The medical malpractice lawyers at Silverman, Thompson, Slutkin & White, LLC handle medical malpractice cases throughout the mid-Atlantic region. As a service to our colleagues who are considering filing a plaintiff’s action in North Carolina, we are publishing the following on key areas of the law:
A. Statute of Limitations:
Medical malpractice suits must be brought within three years from the date of the last act of the defendant giving rise to the cause of action or within one year of the date when the injury was or should have been discovered, but not more than four years from the date of the last act of defendant giving rise to the cause of action. N.C. Gen. Stat. §§ 1-15 and 1-52(16) (1996). Foreign object cases must be brought within one year from the date of discovery, but no longer than ten years from the date of the occurrence. N.C. Gen. Stat. § 1-15 (1996). Wrongful death actions based on alleged medical malpractice must be brought within the foregoing period or within two years from death, whichever is shorter. N.C. Gen. Stat. § 1-53 (1996).
B. Contributory Negligence:
In North Carolina, a claimant’s contributory negligence bars recovery completely. Miller v. Miller, 273 N.C. 228, 160 S.E.2d 65 (1968). Although a medical malpractice claimant cannot be found contributorily negligent for the behavior that caused him to require treatment, the trier of fact may find that his acts or omissions during or after treatment bar recovery. Cobo v. Raba, 125 N.C. App. 320, 481 S.E.2d 101 (1997). A patient’s unreasonable failure to follow the defendant’s medical advice can be contributory negligence sufficient to bar recovery. Radford v. Norris, 63 N.C. App. 501, 305 S.E.2d 64 (1983).
C. Vicarious Liability:
The reported North Carolina decisions do not appear to have used the doctrine of apparent or ostensible agency to impose liability on hospitals for the negligent acts of their non-employee physicians. In the most relevant case, Hoffman v. Moore Regional Hospital, 114 N.C. App. 248, 441 S.E.2d 567, cert. denied, 336 N.C. 605, 447 S.E.2d 391 (1994), the court recognized the existence of the theory, but declined to use it to hold a hospital liable for the error of a radiologist. It held that there was no detrimental reliance, a necessary element of apparent agency, because there was no evidence plaintiff would have gone to another hospital had she known that the radiologist was an independent contractor.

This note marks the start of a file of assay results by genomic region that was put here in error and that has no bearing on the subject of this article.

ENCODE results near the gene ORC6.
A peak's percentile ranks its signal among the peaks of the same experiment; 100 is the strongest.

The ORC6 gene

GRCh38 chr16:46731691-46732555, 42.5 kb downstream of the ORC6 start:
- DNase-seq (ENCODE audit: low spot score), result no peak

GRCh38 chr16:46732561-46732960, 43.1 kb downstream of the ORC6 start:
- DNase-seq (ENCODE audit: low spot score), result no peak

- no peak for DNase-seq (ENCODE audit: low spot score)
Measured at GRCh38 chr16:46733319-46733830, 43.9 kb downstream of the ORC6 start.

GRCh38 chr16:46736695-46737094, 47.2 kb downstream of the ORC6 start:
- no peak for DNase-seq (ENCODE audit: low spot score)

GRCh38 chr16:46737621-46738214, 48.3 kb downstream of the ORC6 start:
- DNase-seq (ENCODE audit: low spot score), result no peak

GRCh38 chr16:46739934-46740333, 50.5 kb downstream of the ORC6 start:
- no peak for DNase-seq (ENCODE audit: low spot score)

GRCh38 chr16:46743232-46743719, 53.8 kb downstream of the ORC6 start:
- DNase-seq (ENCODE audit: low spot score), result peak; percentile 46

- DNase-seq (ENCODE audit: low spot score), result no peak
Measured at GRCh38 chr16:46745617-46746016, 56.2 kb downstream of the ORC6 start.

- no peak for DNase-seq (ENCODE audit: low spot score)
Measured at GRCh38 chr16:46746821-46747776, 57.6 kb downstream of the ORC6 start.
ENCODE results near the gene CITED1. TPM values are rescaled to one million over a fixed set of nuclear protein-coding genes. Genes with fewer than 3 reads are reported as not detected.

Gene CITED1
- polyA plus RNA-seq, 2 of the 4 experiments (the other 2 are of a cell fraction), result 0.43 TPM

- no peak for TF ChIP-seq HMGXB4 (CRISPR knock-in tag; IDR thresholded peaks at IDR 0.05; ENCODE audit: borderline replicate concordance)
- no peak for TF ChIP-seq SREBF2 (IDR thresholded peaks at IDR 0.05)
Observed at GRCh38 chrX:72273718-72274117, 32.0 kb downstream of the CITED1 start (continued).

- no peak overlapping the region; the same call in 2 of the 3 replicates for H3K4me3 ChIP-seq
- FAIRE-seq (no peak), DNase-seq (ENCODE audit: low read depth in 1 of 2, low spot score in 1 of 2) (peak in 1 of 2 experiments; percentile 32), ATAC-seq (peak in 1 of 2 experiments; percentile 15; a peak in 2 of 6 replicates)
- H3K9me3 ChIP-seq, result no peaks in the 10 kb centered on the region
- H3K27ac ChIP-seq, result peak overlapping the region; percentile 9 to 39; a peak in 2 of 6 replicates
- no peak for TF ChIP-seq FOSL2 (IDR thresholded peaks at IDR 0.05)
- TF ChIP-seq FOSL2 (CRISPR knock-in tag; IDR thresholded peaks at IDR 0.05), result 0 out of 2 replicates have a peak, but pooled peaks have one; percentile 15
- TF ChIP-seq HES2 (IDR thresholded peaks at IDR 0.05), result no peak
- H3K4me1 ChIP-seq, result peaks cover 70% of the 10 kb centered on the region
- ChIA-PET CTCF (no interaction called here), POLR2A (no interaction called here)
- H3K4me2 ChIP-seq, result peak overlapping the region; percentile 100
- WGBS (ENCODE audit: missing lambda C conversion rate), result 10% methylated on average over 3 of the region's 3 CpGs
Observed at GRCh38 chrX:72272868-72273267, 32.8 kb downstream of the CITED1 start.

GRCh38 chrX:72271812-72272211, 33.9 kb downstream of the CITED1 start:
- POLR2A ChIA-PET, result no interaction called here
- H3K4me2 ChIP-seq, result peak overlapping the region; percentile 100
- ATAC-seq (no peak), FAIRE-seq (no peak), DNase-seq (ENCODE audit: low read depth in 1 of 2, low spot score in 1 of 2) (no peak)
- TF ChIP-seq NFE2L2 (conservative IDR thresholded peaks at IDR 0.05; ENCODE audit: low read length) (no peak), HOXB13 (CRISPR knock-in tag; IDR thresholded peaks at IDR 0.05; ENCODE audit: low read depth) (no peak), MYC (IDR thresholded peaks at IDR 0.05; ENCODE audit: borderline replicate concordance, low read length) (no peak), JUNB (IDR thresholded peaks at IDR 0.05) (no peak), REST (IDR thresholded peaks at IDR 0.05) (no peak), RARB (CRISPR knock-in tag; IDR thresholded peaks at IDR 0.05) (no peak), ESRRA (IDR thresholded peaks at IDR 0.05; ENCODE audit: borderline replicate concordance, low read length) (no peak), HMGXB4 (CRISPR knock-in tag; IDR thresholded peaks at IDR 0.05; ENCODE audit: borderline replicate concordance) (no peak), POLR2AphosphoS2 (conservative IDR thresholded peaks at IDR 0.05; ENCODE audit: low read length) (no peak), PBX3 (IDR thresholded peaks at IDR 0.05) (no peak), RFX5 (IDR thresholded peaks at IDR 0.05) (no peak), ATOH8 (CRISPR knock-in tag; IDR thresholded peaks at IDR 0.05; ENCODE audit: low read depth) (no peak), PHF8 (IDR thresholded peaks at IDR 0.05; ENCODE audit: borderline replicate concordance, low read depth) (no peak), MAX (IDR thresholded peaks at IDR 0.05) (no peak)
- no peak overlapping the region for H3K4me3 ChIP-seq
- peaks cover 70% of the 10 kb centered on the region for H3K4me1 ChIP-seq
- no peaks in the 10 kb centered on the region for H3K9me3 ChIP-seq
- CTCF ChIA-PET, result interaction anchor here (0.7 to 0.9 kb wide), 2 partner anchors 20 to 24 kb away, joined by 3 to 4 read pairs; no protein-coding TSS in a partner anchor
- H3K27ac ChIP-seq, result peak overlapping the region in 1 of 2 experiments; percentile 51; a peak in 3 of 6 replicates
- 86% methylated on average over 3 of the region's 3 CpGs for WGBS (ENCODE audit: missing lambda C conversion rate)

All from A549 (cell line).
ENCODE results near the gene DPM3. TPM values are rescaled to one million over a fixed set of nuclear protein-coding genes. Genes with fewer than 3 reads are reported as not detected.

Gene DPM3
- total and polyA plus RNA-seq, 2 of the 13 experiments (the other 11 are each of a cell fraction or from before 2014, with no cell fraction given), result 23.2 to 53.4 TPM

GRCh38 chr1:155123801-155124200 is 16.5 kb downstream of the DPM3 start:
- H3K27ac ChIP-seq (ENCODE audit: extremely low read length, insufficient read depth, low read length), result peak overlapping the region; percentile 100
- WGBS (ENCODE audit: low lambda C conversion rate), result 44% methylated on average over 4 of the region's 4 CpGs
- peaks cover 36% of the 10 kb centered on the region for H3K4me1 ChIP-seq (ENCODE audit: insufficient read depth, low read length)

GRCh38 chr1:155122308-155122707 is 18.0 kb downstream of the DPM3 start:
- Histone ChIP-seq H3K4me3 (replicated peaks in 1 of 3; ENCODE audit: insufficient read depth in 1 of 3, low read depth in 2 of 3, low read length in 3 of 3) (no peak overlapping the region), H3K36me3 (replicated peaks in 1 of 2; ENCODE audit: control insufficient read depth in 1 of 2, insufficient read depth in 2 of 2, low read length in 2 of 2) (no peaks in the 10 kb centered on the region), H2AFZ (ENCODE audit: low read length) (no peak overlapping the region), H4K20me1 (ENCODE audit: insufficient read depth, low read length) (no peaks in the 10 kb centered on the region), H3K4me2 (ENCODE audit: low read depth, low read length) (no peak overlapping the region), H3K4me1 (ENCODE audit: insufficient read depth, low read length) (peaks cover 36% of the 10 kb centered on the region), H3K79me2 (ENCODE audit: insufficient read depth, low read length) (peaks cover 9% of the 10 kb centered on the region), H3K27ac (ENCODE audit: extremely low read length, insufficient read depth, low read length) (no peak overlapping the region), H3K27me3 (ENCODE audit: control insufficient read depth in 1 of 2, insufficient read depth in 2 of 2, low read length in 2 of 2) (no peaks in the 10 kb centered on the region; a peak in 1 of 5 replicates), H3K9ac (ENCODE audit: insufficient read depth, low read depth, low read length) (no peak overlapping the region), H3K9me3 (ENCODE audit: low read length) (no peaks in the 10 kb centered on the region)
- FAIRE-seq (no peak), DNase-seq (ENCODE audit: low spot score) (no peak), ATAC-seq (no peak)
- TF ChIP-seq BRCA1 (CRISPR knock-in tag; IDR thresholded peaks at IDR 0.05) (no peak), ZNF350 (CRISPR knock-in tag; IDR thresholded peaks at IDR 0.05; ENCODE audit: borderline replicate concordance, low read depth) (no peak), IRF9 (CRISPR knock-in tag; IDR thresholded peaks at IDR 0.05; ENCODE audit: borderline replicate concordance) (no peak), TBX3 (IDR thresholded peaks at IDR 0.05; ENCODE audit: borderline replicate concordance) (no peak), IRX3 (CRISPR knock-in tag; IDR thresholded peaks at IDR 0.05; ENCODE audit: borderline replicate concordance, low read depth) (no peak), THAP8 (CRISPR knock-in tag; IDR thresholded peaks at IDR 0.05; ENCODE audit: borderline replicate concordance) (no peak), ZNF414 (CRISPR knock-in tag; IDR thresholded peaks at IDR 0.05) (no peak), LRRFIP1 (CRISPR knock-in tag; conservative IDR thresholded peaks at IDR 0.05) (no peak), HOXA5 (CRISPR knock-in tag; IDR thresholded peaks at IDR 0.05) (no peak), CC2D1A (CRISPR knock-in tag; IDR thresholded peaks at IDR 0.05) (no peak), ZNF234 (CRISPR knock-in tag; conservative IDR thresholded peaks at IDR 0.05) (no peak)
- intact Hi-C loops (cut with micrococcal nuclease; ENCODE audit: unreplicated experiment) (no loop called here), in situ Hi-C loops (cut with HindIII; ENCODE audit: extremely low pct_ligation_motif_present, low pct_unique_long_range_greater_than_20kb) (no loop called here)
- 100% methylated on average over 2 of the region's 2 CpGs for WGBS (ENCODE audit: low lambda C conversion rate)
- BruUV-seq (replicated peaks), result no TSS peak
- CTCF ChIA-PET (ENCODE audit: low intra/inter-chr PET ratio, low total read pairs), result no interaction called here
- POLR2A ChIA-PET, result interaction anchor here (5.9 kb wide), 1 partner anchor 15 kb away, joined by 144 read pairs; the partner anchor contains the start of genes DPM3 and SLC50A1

D. Expert Testimony Requirement:
Medical malpractice claimants must prove a breach of the standard of care by expert testimony, unless the negligence is obvious to a layman. Lowery v. Newton, 52 N.C. App. 234, 278 S.E.2d 566, cert. denied, 304 N.C. 195, 291 S.E.2d 148) (1981); Beaver v. Hancock, 72 N.C. App. 306, 324 S.E.2d 294 (1985). The standard of care to which expert testimony and other evidence must refer is the standard of practice in the community. N.C. Gen. Stat. § 90-21.12 (1990).
For actions filed on or after January 1, 1996, an expert witness must be a licensed health care provider practicing or teaching in the same or similar specialty as the person for whom or against whom testimony is offered. N.C. Gen. Stat. § 8C-1, Rules of Evidence, Rule 702 (Supp. 1996). On motion by either party, the trial court may allow expert testimony from a person not meeting these criteria, but who is otherwise qualified as an expert witness. Id. A complaint alleging medical malpractice shall be dismissed unless it asserts that a health care provider meeting the qualifications described in Rule 702 is willing to testify that the medical care did not meet the applicable standard of care, or it asserts that facts exist establishing negligence under the doctrine of res ipsa loquitur. N.C. Gen. Stat. § 1A-1, Rules of Civ. Pro., Rule 9(j) (Supp. 1997).
E. Damages Caps:
North Carolina generally does not limit the compensatory damages recoverable in medical malpractice actions. However, for actions filed on or after January 1, 1996, punitive damages will be limited to three times compensatory damages or $250,000, whichever is greater. N.C. Gen. Stat. § 1D-25 (1995).
F. No Cap on Attorneys’ Fees:
North Carolina does not limit the fees an attorney may recover in a medical malpractice action. There is no statutory requirement that the court review contingent fee arrangements.
G. Collateral Source Rule:
North Carolina courts prohibit the deduction of collateral benefits from a claimant’s damages. Cates v. Wilson, 321 N.C. 1, 361 S.E.2d 734 (1987).
H. Physician Insurance:
North Carolina does not require physicians to carry liability insurance. The legislature authorized but never activated a Health Care Excess Liability Fund to provide excess insurance, and it has now repealed that legislation. N.C. Gen. Stat. §§ 58-47-1 to 58-47-50 (1994) (repealed 1997).
For further information, please contact the medical malpractice lawyers at STSW for a complimentary consultation.